In my first family, the children were referred to not only By their given names and often their religious names also, But often by an identifying characterization as well: John Kevin the Math Genius, for example. Our sister, a nun, is Betsy God Bless Her, and our youngest brother is Thomas More Patrick the School Principal; Peter Joseph in Denver Is in the middle with your humble scribe Brian the Writer. It doesn’t matter if the child is current or past tense, either; Our oldest brother is Seamus Who Went On Ahead, whom None of his brothers or sister has yet met, and there is tiny Christopher Who Died in His First Hour, whom we expect To meet also at some undetermined hour. And there is our Brother Patrick Born Too Early, born just halfway through His wet voyage, and so he could not breathe, but that child Would have been a giant, says our mother quietly—he was Tremendous in size even half born, my blessed boy Patrick. So it is that sometimes there are five children at dinner and Sometimes more. I suppose this happens to lots of families. We don’t talk about it. Time seethes like the sea. But there, This morning, at the end of the table, is my brother Seamus, His mouth filled with stars. If I close my eyes I can see him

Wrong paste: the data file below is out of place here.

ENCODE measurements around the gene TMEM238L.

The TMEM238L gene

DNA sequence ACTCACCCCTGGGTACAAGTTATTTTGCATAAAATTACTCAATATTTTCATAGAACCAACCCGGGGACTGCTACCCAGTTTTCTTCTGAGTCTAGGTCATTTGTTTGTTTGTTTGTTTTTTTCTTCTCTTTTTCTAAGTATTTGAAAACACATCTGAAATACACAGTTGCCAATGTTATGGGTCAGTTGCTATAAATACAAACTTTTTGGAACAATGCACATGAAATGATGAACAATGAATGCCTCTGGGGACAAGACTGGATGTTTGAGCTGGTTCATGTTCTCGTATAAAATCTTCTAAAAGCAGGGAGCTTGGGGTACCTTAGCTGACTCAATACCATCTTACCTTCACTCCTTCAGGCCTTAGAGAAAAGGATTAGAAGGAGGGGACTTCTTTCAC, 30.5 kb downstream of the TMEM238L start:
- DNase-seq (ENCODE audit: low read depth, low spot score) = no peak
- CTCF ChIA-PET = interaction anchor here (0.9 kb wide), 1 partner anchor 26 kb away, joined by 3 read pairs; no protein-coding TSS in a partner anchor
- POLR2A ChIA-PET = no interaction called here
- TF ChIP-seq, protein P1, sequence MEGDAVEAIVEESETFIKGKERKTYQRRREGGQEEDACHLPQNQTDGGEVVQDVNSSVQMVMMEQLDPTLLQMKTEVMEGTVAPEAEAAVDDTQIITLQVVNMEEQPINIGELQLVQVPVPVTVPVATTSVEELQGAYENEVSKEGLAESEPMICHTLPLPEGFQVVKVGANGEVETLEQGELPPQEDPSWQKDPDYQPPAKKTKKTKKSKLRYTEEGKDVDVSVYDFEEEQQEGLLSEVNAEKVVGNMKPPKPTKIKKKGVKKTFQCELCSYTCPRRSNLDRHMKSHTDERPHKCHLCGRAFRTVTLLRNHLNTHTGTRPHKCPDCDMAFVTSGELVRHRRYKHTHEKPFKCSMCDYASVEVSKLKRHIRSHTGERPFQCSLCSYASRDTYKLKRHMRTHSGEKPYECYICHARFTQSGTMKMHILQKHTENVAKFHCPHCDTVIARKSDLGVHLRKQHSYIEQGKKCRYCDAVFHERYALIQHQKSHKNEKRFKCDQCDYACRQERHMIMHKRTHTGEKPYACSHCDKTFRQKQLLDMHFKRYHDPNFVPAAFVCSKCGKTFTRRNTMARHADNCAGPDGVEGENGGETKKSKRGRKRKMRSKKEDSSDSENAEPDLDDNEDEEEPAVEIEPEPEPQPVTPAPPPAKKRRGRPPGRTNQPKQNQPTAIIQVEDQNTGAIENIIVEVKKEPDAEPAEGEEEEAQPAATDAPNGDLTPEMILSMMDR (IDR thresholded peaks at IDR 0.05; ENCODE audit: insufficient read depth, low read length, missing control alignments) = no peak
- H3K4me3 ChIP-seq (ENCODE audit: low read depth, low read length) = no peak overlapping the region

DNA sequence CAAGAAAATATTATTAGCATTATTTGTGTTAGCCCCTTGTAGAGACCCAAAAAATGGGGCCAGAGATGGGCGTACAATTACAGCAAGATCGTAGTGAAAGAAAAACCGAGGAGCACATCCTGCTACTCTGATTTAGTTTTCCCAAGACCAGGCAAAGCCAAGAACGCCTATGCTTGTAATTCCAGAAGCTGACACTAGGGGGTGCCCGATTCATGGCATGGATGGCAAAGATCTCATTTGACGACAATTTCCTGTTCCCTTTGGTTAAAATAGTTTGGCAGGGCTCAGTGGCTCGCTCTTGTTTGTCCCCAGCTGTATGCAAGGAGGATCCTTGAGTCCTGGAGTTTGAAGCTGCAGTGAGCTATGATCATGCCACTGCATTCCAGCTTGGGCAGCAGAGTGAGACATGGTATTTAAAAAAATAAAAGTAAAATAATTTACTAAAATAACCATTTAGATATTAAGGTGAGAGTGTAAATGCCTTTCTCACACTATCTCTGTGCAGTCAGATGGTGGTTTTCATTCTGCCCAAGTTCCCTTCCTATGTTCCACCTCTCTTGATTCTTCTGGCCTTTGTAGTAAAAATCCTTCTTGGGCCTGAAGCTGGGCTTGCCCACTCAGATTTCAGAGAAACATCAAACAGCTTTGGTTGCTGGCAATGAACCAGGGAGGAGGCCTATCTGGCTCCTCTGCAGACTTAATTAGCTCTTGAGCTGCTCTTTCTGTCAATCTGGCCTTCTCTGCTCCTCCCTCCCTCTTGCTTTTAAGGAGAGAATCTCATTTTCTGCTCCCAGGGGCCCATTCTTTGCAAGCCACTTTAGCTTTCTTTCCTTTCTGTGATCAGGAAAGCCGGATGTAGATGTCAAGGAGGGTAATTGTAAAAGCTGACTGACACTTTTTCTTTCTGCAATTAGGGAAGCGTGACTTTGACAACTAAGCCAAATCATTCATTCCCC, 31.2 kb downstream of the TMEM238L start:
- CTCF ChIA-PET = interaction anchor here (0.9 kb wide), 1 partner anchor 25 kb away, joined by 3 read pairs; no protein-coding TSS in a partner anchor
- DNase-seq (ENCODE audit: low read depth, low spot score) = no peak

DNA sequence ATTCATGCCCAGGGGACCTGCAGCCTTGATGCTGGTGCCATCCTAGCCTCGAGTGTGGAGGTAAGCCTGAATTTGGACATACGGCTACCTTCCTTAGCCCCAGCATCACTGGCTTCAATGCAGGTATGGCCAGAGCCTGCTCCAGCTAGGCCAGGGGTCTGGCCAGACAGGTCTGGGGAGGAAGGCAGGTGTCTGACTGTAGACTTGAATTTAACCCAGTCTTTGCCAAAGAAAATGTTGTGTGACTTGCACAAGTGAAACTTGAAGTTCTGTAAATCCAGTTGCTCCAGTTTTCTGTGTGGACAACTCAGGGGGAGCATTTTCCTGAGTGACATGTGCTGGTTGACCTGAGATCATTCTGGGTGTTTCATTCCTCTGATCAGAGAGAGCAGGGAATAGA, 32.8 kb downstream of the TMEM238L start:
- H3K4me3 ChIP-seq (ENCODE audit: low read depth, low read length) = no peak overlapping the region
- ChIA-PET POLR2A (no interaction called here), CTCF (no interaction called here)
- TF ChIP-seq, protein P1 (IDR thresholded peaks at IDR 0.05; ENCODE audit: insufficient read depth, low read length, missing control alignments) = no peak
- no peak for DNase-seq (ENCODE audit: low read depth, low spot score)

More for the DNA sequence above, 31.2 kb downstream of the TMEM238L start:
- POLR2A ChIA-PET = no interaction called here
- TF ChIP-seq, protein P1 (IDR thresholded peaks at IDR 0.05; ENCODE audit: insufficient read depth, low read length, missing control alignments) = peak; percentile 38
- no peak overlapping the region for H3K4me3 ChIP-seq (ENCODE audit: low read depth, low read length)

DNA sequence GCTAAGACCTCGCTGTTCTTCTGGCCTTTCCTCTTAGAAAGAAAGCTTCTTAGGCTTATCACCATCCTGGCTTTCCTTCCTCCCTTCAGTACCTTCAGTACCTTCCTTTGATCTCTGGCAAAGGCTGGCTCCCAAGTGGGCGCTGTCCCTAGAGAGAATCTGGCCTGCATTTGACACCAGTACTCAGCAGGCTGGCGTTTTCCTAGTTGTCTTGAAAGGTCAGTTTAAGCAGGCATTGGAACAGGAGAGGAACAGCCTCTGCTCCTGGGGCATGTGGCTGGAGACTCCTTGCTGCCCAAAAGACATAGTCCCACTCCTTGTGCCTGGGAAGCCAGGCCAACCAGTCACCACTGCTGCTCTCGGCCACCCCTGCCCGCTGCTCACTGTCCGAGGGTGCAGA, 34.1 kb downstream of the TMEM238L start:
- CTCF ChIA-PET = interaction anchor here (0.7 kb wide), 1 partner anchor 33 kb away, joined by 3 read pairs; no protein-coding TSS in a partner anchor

Brian Doyle is editor of Portland magazine at the University of Portland. He is the author of Leaping: Revelations and Epiphanies. He recently wrote A Shimmer of Something: Lean Stories of Spiritual Substance.
There is an 80 percent chance that later in this century a megadrought will plague the American Southwest for decades, according to a study released by researchers at NASA and at Columbia and Cornell universities. The drought will be caused by reduced precipitation and changes in evaporation rates. The researchers say other factors, such as the El Niño weather pattern, could interrupt long periods of severe drought. The researchers say there is time to reduce the factors contributing to climate change (Washington Post, February 12).